... settled, David rejoicing exceedingly, and considering it "jolly fun," and quite like a bit out of a play, that his former governess should come back as his tenant, and inhabit ...
— The Laurel Bush • Dinah Maria Mulock Craik

... Barbuda The Siboney were the first to inhabit the islands of Antigua and Barbuda in 2400 B.C., but Arawak and Carib Indians populated the islands when Columbus landed on his second voyage in 1493. Early settlements by the Spanish and French were succeeded by the English who ...
— The 2005 CIA World Factbook • United States. Central Intelligence Agency

... times,—an extinct hair-clad rhinoceros, the large and powerful cave-bear and cave-lion, the great Irish elk, and still other animals of whose existence we know only by their bones. Others, which existed in common with men of later date, are the reindeer and the musk-ox, species of which now inhabit the coldest regions of the north, and whose presence in southern Europe at that era seems to indicate a much colder climate ...
— Man And His Ancestor - A Study In Evolution • Charles Morris

... Lasthenes to command their horse, and expelled Apollonides! It is folly and cowardice to cherish such hopes, and, while you take evil counsel and shirk every duty, and even listen to those who plead for your enemies, to think you inhabit a city of such magnitude, that you can not suffer any serious misfortune. Yea, and it is disgraceful to exclaim on any occurrence, when it is too late, "Who would have expected it? However—this or that should have been done, the ...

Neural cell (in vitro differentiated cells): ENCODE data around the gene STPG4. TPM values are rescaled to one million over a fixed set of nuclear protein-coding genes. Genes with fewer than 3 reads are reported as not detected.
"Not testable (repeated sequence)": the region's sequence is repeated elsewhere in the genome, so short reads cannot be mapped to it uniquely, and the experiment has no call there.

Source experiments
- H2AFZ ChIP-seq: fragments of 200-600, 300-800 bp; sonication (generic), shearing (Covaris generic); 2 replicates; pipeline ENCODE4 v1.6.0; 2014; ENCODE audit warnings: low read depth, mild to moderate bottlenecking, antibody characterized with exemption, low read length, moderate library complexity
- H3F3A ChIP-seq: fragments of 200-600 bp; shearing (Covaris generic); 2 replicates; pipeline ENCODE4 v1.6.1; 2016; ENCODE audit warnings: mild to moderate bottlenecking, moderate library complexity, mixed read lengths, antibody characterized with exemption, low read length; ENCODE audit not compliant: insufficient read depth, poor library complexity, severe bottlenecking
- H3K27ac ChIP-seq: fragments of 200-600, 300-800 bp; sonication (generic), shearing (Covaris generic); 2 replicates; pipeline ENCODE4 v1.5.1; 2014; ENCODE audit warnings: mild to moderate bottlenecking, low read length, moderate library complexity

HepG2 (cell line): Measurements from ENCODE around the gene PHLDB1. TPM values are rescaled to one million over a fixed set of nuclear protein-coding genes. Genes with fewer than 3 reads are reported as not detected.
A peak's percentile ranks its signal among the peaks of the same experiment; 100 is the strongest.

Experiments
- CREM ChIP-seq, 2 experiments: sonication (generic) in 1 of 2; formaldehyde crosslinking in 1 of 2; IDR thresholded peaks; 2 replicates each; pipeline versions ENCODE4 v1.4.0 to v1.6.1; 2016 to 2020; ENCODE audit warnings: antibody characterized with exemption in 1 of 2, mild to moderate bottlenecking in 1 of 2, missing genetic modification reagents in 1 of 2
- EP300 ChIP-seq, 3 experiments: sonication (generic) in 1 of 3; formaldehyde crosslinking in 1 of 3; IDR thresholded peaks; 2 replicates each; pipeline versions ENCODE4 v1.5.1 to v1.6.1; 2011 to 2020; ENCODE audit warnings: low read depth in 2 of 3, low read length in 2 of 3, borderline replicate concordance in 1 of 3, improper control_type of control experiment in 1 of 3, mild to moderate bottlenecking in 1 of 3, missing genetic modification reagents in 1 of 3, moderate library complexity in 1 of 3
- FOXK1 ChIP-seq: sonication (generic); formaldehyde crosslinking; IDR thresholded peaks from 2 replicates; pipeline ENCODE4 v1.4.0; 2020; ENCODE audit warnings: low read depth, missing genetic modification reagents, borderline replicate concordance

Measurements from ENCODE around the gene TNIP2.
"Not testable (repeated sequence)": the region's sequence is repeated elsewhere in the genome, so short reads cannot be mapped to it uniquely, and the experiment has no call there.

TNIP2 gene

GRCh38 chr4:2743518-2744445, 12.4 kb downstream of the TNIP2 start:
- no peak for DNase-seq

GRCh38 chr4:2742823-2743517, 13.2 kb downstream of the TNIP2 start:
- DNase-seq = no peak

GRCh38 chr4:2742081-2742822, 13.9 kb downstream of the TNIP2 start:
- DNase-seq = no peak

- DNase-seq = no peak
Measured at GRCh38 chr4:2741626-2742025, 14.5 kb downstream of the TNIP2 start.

— The Olynthiacs and the Phillippics of Demosthenes • Demosthenes

... were made, and carried in, in the manner proposed; the lum was constructed, and the old barn made as commodious as possible; and, in a few days after, Elspeth and her two children came to inhabit it. But though it was only intended for a temporary residence, when a twelvemonth had passed, she did not leave it. She had made herself useful in many ways to the farmer, by assisting him with his farm-work; and, as both felt loath to part, she became a sort ...
— Wilson's Tales of the Borders and of Scotland, Volume III • Various

... found it unlocked, but, giving little heed to this in his excitement, he opened it with caution, and, with a parting sigh for the sheltering home he was about to leave forever, stepped from the house he no longer felt worthy to inhabit. ...